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Symantec enterpriSe Security - page 84 / 97





84 / 97


Symantec Global internet Security threat report

Appendix A—Symantec Best Practices

Symantec encourages all users and administrators to adhere to the following basic security best practices:

Enterprise best practices

  • Employ defense-in-depth strategies, which emphasize multiple, overlapping, and mutually supportive defensive systems to guard against single-point failures in any specific technology or protection method. this should include the deployment of regularly updated antivirus, firewalls, intrusion detection, and intrusion protection systems on client systems. Using a firewall can also prevent threats that send information back to the attacker from opening a communication channel.

  • Administrators should limit privileges on systems for users that do not require such access and they should restrict unauthorized devices, such as external portable hard-drives and other removable media.

  • turn off and remove services that are not needed for normal company network operations.

  • test security regularly to ensure that adequate controls are in place.

  • Educate management on security budgeting needs.

  • if malicious code or some other threat exploits one or more network services, disable or block access to those services until a patch is applied.

  • Administrators should update antivirus definitions regularly to protect against the high quantity of new malicious code threats and ensure that all desktop, laptop, and server computers are updated with all necessary security patches from their operating system vendor. iDS, ipS, and other behavior-blocking technologies should also be employed to prevent compromise by new threats.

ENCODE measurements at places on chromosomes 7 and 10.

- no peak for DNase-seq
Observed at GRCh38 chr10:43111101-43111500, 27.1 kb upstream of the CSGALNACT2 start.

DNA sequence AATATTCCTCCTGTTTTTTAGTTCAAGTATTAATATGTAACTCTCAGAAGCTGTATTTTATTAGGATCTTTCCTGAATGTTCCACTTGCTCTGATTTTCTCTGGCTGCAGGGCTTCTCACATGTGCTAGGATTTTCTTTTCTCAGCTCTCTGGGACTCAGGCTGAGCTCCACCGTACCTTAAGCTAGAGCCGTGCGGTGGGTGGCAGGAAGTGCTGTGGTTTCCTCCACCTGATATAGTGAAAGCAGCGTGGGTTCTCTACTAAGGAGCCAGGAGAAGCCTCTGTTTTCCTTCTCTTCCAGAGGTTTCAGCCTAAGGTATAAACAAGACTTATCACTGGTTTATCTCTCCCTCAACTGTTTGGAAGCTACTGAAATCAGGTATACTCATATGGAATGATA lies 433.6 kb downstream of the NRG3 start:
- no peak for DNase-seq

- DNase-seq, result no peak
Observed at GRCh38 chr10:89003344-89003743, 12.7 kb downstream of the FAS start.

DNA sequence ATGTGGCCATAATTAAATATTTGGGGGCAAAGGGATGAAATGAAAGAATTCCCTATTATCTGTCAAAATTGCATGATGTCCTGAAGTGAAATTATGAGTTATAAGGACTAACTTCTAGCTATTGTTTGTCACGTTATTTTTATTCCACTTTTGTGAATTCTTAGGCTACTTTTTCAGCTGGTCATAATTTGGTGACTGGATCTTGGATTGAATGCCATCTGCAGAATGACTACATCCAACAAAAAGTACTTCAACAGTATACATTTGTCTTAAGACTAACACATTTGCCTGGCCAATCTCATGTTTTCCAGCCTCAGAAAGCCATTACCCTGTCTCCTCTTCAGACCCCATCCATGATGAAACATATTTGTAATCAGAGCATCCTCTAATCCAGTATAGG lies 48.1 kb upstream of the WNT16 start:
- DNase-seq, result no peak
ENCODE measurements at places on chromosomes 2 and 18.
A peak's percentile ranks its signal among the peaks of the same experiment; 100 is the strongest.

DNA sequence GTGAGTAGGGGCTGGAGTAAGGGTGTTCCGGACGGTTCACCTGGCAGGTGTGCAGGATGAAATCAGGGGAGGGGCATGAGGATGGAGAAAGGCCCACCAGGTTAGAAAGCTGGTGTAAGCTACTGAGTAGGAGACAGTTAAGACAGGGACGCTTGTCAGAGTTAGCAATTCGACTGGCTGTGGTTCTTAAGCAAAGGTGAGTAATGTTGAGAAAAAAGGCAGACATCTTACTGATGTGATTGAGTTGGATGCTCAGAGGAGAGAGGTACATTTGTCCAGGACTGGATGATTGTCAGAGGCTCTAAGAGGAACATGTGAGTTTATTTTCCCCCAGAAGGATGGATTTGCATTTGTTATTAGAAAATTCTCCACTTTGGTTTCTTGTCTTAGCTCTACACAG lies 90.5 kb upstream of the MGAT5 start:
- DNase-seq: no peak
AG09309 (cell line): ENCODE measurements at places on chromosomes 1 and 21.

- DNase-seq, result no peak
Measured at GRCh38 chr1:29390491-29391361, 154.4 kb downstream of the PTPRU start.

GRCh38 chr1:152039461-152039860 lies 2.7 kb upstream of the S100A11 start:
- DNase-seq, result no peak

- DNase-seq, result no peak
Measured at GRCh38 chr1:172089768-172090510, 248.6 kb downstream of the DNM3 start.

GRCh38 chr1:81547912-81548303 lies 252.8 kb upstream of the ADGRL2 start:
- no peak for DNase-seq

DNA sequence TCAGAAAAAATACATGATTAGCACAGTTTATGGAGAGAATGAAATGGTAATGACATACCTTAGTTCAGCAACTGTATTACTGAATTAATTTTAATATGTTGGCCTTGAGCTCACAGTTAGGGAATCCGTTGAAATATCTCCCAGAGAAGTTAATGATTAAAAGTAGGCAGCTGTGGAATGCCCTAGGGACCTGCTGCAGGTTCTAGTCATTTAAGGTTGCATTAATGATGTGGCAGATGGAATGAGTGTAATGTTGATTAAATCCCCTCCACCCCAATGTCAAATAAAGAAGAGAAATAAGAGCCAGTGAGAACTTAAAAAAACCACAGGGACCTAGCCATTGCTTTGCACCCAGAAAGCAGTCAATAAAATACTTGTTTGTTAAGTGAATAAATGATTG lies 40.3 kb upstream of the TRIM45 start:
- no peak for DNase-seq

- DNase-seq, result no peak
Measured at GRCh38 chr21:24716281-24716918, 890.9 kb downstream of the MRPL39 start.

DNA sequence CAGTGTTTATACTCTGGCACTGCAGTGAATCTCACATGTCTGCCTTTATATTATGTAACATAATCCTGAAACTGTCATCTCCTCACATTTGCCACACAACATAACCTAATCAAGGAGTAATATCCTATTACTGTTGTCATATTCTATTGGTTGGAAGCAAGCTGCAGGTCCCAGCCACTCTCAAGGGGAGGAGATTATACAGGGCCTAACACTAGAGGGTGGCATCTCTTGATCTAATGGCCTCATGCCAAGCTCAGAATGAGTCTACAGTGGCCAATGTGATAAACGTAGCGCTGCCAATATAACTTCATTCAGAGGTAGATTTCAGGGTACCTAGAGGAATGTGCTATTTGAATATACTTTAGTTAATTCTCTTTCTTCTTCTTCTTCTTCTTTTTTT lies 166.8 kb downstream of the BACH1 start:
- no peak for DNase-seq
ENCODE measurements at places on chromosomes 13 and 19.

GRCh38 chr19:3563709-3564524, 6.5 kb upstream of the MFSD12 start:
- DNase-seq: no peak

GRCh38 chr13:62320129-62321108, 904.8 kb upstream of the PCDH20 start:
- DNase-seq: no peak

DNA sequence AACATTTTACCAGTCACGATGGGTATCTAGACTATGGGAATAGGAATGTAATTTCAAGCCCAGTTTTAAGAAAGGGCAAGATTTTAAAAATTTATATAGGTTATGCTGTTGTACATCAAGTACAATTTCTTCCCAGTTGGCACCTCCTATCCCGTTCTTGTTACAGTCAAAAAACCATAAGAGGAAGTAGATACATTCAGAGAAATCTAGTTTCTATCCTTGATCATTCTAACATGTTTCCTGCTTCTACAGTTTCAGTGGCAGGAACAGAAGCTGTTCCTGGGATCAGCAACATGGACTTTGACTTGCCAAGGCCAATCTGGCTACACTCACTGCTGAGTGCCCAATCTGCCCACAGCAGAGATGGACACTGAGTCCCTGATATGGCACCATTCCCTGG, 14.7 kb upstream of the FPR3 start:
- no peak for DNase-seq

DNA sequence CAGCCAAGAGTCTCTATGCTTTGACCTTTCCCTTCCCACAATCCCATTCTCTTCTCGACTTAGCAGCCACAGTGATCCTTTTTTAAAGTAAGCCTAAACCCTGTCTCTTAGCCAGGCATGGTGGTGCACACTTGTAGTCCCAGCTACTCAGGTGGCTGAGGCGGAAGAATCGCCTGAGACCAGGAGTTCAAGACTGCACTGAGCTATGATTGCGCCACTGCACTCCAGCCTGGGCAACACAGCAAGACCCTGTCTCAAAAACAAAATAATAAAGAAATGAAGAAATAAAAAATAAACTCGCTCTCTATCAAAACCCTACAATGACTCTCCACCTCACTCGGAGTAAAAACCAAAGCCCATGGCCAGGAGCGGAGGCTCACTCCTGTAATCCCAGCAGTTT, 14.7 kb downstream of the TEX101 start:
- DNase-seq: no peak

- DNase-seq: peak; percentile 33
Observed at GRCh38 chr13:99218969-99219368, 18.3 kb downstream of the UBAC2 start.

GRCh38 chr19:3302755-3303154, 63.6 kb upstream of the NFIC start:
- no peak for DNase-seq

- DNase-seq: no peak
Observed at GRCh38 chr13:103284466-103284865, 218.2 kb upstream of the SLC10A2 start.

• Always keep patch levels up to date, especially on computers that host public services and applications— such as Http, Ftp, SMtp, and DnS servers—and that are accessible through a firewall or placed in a DMZ.

  • As compromised computers can be a threat to other systems, Symantec recommends that affected enterprises notify their iSps of any potentially malicious activity.

  • Consider implementing network compliance solutions that will help keep infected mobile users out of the network (and disinfect them before rejoining the network).

  • Enforce an effective password policy. Ensure that passwords are a mix of letters and numbers, and change them often. passwords should not consist of words from the dictionary.

  • perform both ingress and egress filtering on all network traffic to ensure that malicious activity and unauthorized communications are not taking place.

  • Mail servers should be configured to block email that appears to come from within the company, but that actually originates from external sources.

  • Consider using domain-level or email authentication in order to verify the actual origin of an email message to protect against phishers who are spoofing email domains.

  • Configure mail servers to block or remove email that contains file attachments that are commonly used to spread viruses, such as .vbs, .bat, .exe, .pif, and .scr files.

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